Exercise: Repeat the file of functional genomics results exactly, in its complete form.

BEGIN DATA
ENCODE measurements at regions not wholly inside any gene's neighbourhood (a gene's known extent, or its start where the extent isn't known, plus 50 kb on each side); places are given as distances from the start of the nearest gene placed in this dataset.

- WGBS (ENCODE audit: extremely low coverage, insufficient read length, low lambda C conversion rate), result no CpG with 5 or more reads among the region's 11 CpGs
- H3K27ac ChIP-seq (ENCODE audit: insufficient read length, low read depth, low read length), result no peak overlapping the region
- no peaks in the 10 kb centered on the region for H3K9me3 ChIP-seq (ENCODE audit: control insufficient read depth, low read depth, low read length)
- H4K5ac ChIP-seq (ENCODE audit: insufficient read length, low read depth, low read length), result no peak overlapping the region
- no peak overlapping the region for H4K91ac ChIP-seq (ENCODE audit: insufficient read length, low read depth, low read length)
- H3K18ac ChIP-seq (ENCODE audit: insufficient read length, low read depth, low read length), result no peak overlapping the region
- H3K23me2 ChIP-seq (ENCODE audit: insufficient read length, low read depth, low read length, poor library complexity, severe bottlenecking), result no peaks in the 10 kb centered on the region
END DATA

ENCODE measurements at regions not wholly inside any gene's neighbourhood (a gene's known extent, or its start where the extent isn't known, plus 50 kb on each side); places are given as distances from the start of the nearest gene placed in this dataset.

- WGBS (ENCODE audit: extremely low coverage, insufficient read length, low lambda C conversion rate), result no CpG with 5 or more reads among the region's 11 CpGs
- H3K27ac ChIP-seq (ENCODE audit: insufficient read length, low read depth, low read length), result no peak overlapping the region
- no peaks in the 10 kb centered on the region for H3K9me3 ChIP-seq (ENCODE audit: control insufficient read depth, low read depth, low read length)
- H4K5ac ChIP-seq (ENCODE audit: insufficient read length, low read depth, low read length), result no peak overlapping the region
- no peak overlapping the region for H4K91ac ChIP-seq (ENCODE audit: insufficient read length, low read depth, low read length)
- H3K18ac ChIP-seq (ENCODE audit: insufficient read length, low read depth, low read length), result no peak overlapping the region
- H3K23me2 ChIP-seq (ENCODE audit: insufficient read length, low read depth, low read length, poor library complexity, severe bottlenecking), result no peaks in the 10 kb centered on the region